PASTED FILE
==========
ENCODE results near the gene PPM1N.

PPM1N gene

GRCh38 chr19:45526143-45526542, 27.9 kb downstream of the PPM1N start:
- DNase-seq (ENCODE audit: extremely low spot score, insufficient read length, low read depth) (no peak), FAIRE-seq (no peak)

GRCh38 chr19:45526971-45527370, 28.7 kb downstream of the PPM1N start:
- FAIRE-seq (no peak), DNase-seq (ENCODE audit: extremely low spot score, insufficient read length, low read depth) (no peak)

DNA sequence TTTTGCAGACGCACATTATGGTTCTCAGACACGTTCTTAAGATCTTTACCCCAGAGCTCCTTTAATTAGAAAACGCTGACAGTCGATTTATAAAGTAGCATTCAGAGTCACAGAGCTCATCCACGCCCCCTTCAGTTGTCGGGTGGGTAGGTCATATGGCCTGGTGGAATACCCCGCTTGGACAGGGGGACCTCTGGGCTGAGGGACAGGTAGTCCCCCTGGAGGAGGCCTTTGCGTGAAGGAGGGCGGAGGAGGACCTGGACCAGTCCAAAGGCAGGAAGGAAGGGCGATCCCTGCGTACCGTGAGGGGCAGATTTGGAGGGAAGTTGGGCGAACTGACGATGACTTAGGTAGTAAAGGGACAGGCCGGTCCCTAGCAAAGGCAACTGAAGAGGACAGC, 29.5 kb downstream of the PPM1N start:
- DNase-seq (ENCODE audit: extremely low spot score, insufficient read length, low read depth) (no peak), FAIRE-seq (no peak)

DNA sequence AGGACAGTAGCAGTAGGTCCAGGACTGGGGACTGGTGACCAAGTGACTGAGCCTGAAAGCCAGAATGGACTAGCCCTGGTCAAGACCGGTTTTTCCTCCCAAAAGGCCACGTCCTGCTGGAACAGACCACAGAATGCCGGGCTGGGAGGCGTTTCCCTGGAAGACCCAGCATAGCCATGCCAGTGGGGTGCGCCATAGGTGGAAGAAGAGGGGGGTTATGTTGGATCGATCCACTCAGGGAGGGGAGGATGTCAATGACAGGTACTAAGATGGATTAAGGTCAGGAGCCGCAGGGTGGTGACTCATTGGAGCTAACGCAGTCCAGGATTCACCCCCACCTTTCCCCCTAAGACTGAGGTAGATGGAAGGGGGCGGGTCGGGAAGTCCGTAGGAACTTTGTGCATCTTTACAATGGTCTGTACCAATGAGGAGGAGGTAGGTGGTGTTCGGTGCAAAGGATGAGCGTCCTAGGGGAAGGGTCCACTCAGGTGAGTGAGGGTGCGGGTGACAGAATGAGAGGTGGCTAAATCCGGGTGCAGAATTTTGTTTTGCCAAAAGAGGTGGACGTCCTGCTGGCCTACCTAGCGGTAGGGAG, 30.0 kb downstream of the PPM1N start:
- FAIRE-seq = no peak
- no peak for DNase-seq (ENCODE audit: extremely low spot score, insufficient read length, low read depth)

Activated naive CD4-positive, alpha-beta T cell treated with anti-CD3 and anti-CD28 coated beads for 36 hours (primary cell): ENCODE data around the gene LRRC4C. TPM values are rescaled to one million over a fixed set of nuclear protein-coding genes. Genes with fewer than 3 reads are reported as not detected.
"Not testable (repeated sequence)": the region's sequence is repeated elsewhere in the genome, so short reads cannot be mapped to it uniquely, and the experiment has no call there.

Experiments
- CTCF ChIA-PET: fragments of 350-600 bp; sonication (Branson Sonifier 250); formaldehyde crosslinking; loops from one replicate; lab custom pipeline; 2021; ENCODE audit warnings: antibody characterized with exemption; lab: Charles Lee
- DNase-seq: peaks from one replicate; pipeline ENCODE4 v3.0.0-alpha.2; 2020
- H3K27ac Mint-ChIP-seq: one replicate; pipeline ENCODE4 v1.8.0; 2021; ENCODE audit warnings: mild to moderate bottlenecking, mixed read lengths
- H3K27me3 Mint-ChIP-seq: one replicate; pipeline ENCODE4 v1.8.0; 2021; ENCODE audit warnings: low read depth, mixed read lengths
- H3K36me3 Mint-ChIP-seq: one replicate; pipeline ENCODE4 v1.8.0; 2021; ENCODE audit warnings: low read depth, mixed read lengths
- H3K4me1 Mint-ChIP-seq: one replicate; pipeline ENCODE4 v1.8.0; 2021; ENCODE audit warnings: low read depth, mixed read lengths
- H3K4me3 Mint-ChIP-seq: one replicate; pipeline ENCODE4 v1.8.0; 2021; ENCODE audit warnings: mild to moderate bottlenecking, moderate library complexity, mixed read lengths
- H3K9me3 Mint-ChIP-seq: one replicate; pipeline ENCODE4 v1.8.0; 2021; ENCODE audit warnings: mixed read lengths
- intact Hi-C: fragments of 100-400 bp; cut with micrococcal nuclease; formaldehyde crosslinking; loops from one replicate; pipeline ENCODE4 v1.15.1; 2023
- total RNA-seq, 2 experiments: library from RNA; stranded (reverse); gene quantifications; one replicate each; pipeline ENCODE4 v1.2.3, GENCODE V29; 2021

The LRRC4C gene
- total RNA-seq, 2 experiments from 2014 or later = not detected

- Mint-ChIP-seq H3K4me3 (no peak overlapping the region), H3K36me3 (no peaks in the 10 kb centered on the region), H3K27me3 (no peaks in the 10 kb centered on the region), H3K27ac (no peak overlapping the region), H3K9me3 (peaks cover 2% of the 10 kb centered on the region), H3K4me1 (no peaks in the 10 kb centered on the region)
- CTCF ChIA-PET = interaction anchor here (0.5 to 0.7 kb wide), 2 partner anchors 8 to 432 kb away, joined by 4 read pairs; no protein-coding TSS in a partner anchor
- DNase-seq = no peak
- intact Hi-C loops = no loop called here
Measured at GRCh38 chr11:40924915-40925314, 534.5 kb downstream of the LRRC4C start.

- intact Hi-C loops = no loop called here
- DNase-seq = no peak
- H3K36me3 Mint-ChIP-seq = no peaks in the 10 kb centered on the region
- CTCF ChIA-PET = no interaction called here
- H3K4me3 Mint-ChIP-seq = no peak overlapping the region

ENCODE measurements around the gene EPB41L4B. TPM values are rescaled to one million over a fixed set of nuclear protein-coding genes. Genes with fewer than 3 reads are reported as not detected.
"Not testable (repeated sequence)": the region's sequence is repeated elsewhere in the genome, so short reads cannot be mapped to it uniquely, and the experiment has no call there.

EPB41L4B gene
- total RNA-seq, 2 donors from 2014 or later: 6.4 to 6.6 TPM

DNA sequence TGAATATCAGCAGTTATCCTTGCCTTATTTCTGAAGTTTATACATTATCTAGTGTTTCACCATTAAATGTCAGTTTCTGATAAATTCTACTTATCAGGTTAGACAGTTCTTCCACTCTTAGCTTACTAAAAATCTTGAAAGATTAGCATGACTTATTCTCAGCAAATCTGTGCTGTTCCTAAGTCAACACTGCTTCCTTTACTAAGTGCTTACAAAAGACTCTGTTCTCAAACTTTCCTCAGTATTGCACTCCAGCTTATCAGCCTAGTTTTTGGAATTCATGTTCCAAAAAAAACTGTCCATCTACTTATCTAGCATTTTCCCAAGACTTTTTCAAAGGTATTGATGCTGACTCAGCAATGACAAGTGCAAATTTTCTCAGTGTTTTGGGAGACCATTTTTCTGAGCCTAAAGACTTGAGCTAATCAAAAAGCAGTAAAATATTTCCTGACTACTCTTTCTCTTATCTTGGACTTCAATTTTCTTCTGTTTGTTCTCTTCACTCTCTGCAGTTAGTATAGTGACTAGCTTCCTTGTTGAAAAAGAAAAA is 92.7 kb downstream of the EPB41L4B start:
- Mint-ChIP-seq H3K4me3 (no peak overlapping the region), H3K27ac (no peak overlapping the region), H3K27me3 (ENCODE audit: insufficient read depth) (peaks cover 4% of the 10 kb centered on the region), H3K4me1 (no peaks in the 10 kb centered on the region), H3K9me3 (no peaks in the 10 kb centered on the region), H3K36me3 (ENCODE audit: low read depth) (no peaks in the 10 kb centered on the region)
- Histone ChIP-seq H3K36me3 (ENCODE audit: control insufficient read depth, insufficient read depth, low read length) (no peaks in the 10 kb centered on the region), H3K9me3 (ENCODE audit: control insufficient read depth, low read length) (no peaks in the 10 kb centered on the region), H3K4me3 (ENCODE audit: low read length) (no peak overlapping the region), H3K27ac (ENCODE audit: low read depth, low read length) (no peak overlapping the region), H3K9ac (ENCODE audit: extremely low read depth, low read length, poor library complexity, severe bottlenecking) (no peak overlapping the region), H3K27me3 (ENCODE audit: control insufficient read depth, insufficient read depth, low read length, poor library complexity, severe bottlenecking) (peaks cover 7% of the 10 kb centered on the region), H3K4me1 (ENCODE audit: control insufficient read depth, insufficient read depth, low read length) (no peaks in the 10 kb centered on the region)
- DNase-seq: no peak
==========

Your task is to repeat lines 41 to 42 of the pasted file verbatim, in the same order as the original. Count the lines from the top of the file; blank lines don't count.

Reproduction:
DNA sequence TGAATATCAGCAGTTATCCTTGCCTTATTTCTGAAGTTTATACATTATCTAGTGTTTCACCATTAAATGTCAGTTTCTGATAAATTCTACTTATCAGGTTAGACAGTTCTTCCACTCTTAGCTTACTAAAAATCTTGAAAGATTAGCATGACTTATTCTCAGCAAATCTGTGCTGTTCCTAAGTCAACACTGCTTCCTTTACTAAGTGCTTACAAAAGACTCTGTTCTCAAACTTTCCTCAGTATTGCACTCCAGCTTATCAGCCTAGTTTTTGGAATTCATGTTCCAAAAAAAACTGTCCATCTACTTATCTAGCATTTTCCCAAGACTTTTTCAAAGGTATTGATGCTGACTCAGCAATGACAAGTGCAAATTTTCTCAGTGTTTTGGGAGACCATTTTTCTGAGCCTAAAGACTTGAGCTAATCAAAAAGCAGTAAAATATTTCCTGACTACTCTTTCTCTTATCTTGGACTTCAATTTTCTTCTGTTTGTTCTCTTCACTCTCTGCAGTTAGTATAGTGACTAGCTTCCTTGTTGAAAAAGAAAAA is 92.7 kb downstream of the EPB41L4B start:
- Mint-ChIP-seq H3K4me3 (no peak overlapping the region), H3K27ac (no peak overlapping the region), H3K27me3 (ENCODE audit: insufficient read depth) (peaks cover 4% of the 10 kb centered on the region), H3K4me1 (no peaks in the 10 kb centered on the region), H3K9me3 (no peaks in the 10 kb centered on the region), H3K36me3 (ENCODE audit: low read depth) (no peaks in the 10 kb centered on the region)